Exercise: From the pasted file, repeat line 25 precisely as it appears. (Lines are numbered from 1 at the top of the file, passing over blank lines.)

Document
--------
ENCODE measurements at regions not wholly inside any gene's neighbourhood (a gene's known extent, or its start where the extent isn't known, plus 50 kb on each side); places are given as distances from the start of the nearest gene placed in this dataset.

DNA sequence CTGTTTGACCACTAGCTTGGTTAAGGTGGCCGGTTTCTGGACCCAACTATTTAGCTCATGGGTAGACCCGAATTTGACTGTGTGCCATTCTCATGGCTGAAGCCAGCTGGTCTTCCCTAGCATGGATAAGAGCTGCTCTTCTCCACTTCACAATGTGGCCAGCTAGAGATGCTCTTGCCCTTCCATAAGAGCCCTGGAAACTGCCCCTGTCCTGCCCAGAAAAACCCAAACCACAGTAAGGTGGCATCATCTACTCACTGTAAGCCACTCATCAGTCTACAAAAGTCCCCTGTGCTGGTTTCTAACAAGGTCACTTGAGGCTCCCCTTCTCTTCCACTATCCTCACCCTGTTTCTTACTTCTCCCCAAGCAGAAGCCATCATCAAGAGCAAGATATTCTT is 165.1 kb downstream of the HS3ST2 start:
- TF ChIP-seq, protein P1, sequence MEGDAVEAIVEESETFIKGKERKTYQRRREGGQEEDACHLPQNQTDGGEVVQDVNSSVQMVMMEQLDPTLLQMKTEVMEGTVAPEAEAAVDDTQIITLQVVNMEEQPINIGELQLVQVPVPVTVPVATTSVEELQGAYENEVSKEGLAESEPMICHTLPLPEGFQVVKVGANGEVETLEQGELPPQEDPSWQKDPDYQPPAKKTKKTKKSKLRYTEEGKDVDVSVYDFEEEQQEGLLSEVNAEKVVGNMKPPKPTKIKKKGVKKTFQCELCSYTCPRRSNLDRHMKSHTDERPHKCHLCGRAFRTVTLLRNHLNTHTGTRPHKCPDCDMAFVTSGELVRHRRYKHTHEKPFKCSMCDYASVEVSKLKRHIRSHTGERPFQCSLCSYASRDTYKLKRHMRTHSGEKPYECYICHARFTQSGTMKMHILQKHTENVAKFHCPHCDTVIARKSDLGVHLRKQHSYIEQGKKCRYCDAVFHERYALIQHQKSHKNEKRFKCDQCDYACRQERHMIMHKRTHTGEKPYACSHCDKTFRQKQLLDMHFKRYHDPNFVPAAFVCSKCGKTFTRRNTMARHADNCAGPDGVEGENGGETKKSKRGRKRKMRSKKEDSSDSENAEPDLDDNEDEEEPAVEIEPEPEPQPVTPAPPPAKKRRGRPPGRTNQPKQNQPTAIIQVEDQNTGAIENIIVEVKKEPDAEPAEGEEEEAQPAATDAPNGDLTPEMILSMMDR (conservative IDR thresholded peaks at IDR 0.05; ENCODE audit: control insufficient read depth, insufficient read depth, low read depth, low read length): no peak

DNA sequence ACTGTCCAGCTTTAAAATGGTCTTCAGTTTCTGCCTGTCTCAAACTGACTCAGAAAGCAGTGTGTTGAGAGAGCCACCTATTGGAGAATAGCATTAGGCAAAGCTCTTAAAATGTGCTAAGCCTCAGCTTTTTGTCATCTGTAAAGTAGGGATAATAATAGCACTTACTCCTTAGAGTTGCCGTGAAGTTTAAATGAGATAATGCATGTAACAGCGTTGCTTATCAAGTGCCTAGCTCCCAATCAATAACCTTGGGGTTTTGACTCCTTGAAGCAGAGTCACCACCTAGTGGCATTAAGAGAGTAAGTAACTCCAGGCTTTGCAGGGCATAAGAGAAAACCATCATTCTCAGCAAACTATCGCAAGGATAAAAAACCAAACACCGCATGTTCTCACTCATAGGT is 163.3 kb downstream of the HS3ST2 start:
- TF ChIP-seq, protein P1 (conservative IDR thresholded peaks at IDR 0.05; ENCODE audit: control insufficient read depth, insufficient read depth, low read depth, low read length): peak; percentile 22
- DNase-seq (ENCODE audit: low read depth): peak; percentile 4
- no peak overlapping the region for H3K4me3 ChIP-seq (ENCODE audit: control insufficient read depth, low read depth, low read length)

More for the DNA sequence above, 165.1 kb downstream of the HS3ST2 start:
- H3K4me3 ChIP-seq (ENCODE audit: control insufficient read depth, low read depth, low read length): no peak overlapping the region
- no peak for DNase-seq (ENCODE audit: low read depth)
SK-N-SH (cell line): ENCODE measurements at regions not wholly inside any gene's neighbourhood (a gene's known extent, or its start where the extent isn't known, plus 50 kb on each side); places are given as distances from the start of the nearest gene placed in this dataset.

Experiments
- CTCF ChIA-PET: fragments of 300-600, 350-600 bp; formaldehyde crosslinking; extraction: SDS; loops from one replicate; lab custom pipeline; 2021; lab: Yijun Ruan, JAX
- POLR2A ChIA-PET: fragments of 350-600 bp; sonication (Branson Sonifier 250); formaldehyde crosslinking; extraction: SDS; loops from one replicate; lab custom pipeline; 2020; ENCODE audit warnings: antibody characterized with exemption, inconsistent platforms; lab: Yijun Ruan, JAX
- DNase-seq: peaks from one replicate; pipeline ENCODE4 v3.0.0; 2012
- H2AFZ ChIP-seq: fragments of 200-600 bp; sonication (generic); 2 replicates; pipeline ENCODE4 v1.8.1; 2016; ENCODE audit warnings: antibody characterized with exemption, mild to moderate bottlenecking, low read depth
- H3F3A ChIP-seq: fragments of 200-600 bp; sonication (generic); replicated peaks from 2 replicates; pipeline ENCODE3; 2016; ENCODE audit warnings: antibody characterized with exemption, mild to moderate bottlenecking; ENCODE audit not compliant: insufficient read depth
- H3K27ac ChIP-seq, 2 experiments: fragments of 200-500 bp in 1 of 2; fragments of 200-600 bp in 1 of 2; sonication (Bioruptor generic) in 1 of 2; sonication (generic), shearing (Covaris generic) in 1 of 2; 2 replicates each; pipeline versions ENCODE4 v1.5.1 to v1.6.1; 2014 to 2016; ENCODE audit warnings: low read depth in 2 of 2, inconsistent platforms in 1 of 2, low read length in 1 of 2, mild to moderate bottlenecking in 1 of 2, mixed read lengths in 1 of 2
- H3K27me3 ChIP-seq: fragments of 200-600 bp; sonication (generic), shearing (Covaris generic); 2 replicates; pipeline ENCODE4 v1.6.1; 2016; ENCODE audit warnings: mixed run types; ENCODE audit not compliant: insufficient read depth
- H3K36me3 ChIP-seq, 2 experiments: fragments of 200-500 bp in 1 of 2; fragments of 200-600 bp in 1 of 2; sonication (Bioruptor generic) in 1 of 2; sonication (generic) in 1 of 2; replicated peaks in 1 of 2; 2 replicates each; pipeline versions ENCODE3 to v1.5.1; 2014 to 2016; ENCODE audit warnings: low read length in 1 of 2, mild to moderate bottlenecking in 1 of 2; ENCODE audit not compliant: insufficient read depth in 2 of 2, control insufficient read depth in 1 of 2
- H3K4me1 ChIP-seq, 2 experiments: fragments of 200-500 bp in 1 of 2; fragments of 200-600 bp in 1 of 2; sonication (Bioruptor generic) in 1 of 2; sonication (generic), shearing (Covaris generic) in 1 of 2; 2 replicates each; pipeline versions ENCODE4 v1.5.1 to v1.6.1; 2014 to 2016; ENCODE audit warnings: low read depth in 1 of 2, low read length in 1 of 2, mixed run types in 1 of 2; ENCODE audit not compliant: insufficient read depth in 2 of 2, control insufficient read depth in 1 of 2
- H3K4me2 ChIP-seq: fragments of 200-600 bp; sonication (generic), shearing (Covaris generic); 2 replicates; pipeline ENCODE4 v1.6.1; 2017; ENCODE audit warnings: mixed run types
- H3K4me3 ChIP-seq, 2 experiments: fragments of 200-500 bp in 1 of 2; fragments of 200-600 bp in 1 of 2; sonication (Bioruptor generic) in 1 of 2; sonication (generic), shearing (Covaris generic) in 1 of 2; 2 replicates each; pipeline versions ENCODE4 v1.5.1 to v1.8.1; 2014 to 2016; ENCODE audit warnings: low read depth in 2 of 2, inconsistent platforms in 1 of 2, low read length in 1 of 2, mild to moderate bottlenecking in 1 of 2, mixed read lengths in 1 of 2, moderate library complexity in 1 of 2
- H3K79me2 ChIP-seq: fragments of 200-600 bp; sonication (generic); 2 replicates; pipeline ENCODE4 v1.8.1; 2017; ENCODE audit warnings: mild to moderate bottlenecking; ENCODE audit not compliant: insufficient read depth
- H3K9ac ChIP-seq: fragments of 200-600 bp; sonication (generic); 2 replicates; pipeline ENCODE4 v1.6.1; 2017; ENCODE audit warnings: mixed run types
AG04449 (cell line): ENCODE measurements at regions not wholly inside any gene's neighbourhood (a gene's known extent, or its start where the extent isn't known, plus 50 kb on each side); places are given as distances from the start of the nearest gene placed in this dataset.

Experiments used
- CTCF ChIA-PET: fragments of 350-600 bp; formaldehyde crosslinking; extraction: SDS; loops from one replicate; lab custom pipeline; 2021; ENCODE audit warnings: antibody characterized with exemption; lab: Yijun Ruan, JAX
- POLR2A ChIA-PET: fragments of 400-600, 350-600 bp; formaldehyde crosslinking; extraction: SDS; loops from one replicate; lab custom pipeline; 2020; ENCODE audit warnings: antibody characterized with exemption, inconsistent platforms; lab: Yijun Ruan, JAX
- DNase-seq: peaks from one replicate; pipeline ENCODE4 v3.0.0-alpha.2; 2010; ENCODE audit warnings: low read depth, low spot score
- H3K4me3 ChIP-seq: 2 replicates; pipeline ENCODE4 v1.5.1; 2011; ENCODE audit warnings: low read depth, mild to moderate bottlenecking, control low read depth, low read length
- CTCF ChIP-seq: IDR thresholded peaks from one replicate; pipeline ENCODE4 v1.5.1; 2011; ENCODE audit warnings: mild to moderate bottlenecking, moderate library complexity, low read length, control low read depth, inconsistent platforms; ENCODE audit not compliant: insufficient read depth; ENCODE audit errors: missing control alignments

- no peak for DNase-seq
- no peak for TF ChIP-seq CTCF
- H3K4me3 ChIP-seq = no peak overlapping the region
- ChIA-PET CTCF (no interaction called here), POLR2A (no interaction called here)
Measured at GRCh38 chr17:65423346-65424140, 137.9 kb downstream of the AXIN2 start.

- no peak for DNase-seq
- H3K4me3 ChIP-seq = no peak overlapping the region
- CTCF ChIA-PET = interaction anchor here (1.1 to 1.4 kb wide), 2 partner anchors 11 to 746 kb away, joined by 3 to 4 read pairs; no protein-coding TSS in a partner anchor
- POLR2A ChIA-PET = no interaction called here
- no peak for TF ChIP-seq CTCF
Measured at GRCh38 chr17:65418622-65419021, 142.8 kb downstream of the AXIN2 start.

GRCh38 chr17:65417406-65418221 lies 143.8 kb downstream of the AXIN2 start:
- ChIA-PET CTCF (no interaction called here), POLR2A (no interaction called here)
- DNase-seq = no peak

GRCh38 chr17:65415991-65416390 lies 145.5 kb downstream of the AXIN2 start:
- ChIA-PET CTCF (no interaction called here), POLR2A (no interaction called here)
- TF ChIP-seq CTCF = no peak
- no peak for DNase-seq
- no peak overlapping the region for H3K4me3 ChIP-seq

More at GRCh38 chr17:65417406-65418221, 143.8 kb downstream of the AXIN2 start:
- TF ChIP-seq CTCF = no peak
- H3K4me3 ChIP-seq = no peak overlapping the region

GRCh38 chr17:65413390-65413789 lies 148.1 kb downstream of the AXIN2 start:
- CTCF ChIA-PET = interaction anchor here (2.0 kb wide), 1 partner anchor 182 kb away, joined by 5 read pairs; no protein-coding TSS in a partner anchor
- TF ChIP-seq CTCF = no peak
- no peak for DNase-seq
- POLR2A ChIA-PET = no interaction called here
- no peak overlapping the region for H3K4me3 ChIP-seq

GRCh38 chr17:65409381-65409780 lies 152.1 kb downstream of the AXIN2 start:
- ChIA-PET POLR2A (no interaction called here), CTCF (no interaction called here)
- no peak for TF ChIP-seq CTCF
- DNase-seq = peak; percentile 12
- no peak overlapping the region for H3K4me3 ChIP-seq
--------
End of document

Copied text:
- H3K9ac ChIP-seq: fragments of 200-600 bp; sonication (generic); 2 replicates; pipeline ENCODE4 v1.6.1; 2017; ENCODE audit warnings: mixed run types